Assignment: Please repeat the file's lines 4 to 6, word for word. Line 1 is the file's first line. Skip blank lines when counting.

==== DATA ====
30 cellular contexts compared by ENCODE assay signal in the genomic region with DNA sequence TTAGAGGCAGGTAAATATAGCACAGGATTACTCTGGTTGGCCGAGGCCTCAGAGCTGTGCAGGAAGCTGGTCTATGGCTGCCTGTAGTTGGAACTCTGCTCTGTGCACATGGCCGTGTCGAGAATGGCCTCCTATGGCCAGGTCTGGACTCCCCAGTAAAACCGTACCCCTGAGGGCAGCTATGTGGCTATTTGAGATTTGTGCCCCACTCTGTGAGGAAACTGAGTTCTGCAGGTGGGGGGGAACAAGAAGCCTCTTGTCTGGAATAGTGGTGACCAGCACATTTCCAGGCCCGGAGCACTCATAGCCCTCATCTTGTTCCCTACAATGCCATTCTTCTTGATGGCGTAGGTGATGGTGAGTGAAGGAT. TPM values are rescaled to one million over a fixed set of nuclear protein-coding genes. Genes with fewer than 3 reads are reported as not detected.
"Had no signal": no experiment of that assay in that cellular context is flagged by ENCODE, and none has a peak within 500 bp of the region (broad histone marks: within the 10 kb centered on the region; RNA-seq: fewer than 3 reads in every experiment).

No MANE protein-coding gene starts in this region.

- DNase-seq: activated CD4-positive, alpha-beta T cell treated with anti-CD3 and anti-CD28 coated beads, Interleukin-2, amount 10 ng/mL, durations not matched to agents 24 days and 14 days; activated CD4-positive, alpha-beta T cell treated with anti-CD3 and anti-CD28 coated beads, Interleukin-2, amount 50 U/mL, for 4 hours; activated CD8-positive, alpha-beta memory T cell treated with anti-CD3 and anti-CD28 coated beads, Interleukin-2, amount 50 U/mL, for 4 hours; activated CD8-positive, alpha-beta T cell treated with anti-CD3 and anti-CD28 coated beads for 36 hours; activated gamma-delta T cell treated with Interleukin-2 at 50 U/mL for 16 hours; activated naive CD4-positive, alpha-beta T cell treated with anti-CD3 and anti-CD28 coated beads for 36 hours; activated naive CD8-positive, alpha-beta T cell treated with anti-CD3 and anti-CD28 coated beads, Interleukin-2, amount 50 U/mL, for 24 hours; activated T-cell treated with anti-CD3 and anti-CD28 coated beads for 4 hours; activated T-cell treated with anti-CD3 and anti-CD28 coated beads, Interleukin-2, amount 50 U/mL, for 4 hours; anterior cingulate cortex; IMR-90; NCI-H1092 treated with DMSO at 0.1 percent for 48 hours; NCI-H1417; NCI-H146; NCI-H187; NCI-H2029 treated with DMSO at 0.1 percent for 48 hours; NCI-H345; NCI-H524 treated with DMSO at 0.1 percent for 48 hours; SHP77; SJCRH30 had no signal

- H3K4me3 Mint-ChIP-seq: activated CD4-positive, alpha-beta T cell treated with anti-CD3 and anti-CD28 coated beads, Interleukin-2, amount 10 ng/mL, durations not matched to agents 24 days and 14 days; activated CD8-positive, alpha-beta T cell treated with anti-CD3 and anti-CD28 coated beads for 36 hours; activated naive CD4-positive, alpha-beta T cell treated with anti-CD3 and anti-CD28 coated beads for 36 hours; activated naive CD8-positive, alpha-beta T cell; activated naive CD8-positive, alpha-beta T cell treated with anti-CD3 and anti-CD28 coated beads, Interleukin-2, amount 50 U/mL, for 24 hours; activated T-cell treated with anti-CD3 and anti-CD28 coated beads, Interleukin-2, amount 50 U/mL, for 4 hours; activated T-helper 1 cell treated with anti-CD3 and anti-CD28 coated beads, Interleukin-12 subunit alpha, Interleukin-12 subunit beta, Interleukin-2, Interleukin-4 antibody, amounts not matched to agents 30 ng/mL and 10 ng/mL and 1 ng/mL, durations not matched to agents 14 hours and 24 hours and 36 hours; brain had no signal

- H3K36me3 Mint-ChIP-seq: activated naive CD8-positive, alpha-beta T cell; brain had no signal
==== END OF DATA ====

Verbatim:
- DNase-seq: activated CD4-positive, alpha-beta T cell treated with anti-CD3 and anti-CD28 coated beads, Interleukin-2, amount 10 ng/mL, durations not matched to agents 24 days and 14 days; activated CD4-positive, alpha-beta T cell treated with anti-CD3 and anti-CD28 coated beads, Interleukin-2, amount 50 U/mL, for 4 hours; activated CD8-positive, alpha-beta memory T cell treated with anti-CD3 and anti-CD28 coated beads, Interleukin-2, amount 50 U/mL, for 4 hours; activated CD8-positive, alpha-beta T cell treated with anti-CD3 and anti-CD28 coated beads for 36 hours; activated gamma-delta T cell treated with Interleukin-2 at 50 U/mL for 16 hours; activated naive CD4-positive, alpha-beta T cell treated with anti-CD3 and anti-CD28 coated beads for 36 hours; activated naive CD8-positive, alpha-beta T cell treated with anti-CD3 and anti-CD28 coated beads, Interleukin-2, amount 50 U/mL, for 24 hours; activated T-cell treated with anti-CD3 and anti-CD28 coated beads for 4 hours; activated T-cell treated with anti-CD3 and anti-CD28 coated beads, Interleukin-2, amount 50 U/mL, for 4 hours; anterior cingulate cortex; IMR-90; NCI-H1092 treated with DMSO at 0.1 percent for 48 hours; NCI-H1417; NCI-H146; NCI-H187; NCI-H2029 treated with DMSO at 0.1 percent for 48 hours; NCI-H345; NCI-H524 treated with DMSO at 0.1 percent for 48 hours; SHP77; SJCRH30 had no signal

- H3K4me3 Mint-ChIP-seq: activated CD4-positive, alpha-beta T cell treated with anti-CD3 and anti-CD28 coated beads, Interleukin-2, amount 10 ng/mL, durations not matched to agents 24 days and 14 days; activated CD8-positive, alpha-beta T cell treated with anti-CD3 and anti-CD28 coated beads for 36 hours; activated naive CD4-positive, alpha-beta T cell treated with anti-CD3 and anti-CD28 coated beads for 36 hours; activated naive CD8-positive, alpha-beta T cell; activated naive CD8-positive, alpha-beta T cell treated with anti-CD3 and anti-CD28 coated beads, Interleukin-2, amount 50 U/mL, for 24 hours; activated T-cell treated with anti-CD3 and anti-CD28 coated beads, Interleukin-2, amount 50 U/mL, for 4 hours; activated T-helper 1 cell treated with anti-CD3 and anti-CD28 coated beads, Interleukin-12 subunit alpha, Interleukin-12 subunit beta, Interleukin-2, Interleukin-4 antibody, amounts not matched to agents 30 ng/mL and 10 ng/mL and 1 ng/mL, durations not matched to agents 14 hours and 24 hours and 36 hours; brain had no signal

- H3K36me3 Mint-ChIP-seq: activated naive CD8-positive, alpha-beta T cell; brain had no signal